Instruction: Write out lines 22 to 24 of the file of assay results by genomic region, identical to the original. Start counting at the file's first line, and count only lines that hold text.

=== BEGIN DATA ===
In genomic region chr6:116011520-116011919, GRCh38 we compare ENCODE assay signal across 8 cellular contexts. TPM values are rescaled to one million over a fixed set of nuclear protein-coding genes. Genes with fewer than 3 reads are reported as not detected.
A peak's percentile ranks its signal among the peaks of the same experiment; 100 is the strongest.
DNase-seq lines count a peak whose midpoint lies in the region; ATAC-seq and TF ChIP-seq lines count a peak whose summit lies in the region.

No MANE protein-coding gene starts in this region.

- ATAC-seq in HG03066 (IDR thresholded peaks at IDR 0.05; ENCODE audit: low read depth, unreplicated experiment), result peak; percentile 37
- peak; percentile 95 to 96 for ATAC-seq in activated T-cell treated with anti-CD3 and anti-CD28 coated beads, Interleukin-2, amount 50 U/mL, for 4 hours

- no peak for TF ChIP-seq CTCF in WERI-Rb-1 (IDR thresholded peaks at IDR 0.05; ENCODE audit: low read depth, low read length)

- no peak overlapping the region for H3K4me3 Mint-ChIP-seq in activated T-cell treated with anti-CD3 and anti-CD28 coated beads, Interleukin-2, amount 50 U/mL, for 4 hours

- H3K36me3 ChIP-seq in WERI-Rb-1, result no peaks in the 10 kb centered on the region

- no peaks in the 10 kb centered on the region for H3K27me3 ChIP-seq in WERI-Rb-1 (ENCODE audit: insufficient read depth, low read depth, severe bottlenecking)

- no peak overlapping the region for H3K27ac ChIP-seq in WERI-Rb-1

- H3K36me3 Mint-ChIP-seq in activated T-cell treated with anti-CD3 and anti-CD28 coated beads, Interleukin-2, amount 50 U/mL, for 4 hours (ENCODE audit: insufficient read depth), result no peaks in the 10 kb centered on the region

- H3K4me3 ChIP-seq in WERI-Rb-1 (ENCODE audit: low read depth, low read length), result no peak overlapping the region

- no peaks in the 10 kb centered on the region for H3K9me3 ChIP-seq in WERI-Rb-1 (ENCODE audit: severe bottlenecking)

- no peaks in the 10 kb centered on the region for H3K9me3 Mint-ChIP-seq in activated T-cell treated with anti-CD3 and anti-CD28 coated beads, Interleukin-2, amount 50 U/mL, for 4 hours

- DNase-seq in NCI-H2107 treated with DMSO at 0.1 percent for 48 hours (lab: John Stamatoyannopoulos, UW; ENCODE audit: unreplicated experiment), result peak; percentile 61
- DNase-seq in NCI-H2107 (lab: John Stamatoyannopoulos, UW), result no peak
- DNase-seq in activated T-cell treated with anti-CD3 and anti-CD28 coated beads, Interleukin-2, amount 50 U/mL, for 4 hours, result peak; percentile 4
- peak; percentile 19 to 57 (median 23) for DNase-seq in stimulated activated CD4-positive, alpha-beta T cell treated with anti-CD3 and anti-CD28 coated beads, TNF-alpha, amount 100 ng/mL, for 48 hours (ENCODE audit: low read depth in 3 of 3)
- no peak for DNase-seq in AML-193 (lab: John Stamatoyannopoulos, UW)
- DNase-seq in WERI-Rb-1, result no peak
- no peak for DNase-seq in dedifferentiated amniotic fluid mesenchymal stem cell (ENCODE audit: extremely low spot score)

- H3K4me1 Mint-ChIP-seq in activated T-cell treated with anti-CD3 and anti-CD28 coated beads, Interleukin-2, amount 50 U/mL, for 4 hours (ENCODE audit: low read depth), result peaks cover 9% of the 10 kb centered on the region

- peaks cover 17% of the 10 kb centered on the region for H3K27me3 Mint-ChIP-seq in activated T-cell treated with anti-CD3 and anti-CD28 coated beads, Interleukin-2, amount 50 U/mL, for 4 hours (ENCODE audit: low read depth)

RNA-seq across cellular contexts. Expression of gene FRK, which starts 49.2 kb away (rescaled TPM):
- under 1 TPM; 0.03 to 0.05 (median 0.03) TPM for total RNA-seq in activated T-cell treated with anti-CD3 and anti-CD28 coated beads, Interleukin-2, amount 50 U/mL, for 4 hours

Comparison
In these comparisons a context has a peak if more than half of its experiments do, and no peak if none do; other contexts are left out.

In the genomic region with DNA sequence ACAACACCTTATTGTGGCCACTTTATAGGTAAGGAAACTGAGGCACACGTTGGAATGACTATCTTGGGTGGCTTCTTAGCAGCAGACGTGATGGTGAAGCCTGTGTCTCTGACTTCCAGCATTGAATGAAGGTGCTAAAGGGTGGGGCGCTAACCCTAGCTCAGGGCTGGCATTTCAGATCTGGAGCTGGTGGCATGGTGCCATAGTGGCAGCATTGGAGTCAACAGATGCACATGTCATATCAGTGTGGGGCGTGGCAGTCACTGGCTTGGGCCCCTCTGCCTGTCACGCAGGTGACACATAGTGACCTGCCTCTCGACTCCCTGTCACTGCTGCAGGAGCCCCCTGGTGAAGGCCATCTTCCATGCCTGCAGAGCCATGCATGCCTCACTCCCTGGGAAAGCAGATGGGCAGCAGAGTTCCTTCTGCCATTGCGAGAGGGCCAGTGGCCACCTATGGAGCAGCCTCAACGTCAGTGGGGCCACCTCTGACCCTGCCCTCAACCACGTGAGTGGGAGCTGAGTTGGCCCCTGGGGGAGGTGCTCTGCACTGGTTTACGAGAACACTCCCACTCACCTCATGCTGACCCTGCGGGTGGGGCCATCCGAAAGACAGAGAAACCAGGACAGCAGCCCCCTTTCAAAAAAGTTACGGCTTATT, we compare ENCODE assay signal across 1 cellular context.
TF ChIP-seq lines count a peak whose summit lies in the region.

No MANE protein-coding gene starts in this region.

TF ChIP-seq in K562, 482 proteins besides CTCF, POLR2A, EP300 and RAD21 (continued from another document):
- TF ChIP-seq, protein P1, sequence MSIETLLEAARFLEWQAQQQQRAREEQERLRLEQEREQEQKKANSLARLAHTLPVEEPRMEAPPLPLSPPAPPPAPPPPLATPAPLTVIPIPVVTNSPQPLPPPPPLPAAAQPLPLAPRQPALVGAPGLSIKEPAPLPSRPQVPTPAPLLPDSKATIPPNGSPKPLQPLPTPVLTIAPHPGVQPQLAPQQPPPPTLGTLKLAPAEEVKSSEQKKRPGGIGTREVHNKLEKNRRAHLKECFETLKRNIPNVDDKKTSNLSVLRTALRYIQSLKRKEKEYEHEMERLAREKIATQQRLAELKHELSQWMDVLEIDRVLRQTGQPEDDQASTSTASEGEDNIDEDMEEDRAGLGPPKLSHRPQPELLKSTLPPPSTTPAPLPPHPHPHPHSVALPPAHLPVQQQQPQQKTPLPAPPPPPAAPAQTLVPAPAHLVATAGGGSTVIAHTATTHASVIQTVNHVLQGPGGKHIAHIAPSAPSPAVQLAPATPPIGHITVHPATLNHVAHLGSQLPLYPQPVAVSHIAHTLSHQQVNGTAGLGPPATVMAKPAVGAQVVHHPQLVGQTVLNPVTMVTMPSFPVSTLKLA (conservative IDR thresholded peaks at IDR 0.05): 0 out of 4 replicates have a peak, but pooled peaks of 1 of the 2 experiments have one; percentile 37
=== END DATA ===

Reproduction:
- no peak for DNase-seq in dedifferentiated amniotic fluid mesenchymal stem cell (ENCODE audit: extremely low spot score)

- H3K4me1 Mint-ChIP-seq in activated T-cell treated with anti-CD3 and anti-CD28 coated beads, Interleukin-2, amount 50 U/mL, for 4 hours (ENCODE audit: low read depth), result peaks cover 9% of the 10 kb centered on the region

- peaks cover 17% of the 10 kb centered on the region for H3K27me3 Mint-ChIP-seq in activated T-cell treated with anti-CD3 and anti-CD28 coated beads, Interleukin-2, amount 50 U/mL, for 4 hours (ENCODE audit: low read depth)